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vision, which was still in Lookout valley, Geary's division, and Whitaker's and Grose's brigades of the First division, Fourth corps, under Brigadier-General Cruft, Thomas, announcing our success. Late in the evening, that brave officer, Colonel Grose, arrived with his troops on the crest in the rear of my command, where he ty command relieved from skirmish duty on the front line during the night by Colonel Grose. The enemy threw grenades or shell over the cliff, and the fire of their sssionary Ridge. At a signal from our centre near Chattanooga, we advanced--Colonel Grose's splendid brigade having the advance, my command supporting him. General Cvision. The enemy were driven with great impetuosity and loss. To prevent Colonel Grose's command from being flanked on the left, two of my regiments — the Thirty-en John E. Smith's, with Morgan L. Smith upon the extreme left. Whitaker's and Grose's brigades fought with Hooker; Jeff. C. Davis was in reserve on the extreme lef
north-west of Tunnel Hill, and on the morning of the twenty-fourth the line stood as follows: Baird's division south of Taylor's Ridge, near Ringgold, with Crufts's division at Lee's house; Johnson's and Davis's divisions in advance, toward Tunnel Hill, with Boone's and Harrison's regiments of mounted infantry, the former on the left, and Harrison's men leading the advance toward Tunnel Hill; Long's brigade of cavalry at Varnell's Station, on the Cleveland and Dalton Railroad, supported by Grose's brigade of Crufts's division. An advance was made in three columns; after the right and left columns had moved out some distance, the centre, with the mounted infantry in advance, pushed forward and met with a fire at long-range from a battery of Parrott guns, the enemy's practice being excellent, and succeeding in checking the column; the right and left columns were then set in motion, and succeeded in flanking the enemy's battery, forcing it to retire. Davis's division of the Fourteent
Rebellion Record: a Diary of American Events: Documents and Narratives, Volume 8. (ed. Frank Moore), Doc. 95.-reconnoissance to Dalton, Ga. (search)
he line of their march until they had reached the head of Rocky Face Valley, down which they marched in order of battle, General Baird upon the right and General Crufts upon the left. The rebels gave way as before, until they reached a point where the Cleveland road, running toward Dalton, descends into this valley. Just across this road and on the left side of the valley, was a high point in the bounding ridge, and this the enemy manifested a disposition to hold at hazard of a fight. Colonel Grose's brigade advancing along the slope of the ridge, immediately prepared to carry the hill. The enemy's outposts were driven in with rapidity, and the gallant brigade, moving steadily forward with loud cheers, and never once wavering under the fierce fire kept up by the rebels, hurled the latter from the hill in confusion, and planted the Stars and Stripes upon the summit. This was about half-past 11 A. M. Captain Simonson, Chief of Artillery on General Crufts's staff, ran his old batt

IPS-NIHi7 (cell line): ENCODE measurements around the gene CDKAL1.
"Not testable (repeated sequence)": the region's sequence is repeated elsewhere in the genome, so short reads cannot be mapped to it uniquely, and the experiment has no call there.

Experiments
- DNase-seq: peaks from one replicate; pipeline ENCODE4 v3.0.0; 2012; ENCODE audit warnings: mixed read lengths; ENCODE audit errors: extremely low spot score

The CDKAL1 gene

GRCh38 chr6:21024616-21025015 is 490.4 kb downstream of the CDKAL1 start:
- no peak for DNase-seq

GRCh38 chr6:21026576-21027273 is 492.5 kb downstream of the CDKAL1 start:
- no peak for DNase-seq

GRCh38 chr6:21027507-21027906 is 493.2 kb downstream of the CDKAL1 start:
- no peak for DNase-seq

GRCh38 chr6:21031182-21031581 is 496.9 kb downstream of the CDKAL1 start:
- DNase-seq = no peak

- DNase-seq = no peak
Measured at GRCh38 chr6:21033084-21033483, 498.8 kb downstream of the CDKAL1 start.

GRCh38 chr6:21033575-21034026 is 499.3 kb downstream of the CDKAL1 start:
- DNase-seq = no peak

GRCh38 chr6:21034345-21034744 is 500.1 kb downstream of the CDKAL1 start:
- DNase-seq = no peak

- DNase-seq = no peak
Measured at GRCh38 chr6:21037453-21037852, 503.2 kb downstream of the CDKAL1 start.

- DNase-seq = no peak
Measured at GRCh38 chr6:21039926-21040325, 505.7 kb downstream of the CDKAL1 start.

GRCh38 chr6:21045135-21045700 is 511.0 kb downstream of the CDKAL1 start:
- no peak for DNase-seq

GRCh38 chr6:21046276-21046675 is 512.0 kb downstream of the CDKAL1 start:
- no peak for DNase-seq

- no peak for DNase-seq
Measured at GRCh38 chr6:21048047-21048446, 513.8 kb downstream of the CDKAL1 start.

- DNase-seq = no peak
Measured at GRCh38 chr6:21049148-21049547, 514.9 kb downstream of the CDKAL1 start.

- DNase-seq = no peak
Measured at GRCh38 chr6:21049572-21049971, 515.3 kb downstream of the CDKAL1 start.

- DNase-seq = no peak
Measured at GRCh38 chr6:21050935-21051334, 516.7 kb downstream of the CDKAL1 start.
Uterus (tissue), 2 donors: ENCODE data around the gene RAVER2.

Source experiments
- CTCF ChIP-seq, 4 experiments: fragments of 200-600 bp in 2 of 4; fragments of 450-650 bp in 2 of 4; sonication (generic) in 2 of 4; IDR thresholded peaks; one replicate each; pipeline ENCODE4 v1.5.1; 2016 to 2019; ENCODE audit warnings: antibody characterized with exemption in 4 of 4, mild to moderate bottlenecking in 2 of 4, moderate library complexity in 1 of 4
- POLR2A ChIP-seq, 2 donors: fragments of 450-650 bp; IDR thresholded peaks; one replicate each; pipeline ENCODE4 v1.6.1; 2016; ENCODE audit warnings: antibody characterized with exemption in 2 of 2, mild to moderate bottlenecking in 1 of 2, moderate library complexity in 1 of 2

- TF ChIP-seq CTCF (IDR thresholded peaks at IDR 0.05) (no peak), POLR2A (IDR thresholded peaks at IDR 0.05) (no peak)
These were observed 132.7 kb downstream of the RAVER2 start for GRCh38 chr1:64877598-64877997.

Doc. 140.-operations around Dalton, Ga. Colonel Grose's report. headquarters Third brigade, First division, Fourth army corps, Blue Springs, tens., February 29, 1864. Major W. H. Sinclair, A. A.G. First Division: sir: I have the honor to report the part taken by this brigade in the recent seven days before Dalton. I was ordered by the Division Commander, and marched to take part in the reconnaissance toward the enemy from this place, on the morning of the twenty-second of Februattend them. Major Watson, Seventy-fifth Illinois, wounded by a falling tree-effects of artillery firing — deserves notice as a noble officer. Hope he may soon recover. For more detailed accounts, I refer to the accompanying reports of the regimental and battery commanders. Exhibit A, herewith, gives the topography of the ground in the vicinity of the contest. All of which is respectfully submitted. I have the honor to be, Major, your humble servant, W. Grose, Colonel Commanding.
Doc. 141.-battle of Mission Ridge. see document 18, ante., Colonel Grose's report. headquarters Third brigade, First division, Fourth army corps, Whiteside, Tenn., December 4, 1863. Lieutenant J. A. Wright, A. A.A. G.: sir: In accordance with duty, I have the honor to report the part my brigade took in the recent battles before Chattanooga. On the twenty-third of November ultimo, under orders, and the command of Brigadier-General Cruft, I marched from this place with part of mfive commissioned officers, fifty-five enlisted men; total, five commissioned officers, fifty-nine enlisted men; aggregate, sixty-four. Knowing that I filled every post of danger required of me, I rejoice that so few of my men have fallen, compared with former battles. Lists of the casualties accompanying the reports of the regimental commanders respectively, which for further particulars are herewith forwarded. I have the honor to be your obedient servant, W. Grose, Colonel Commanding.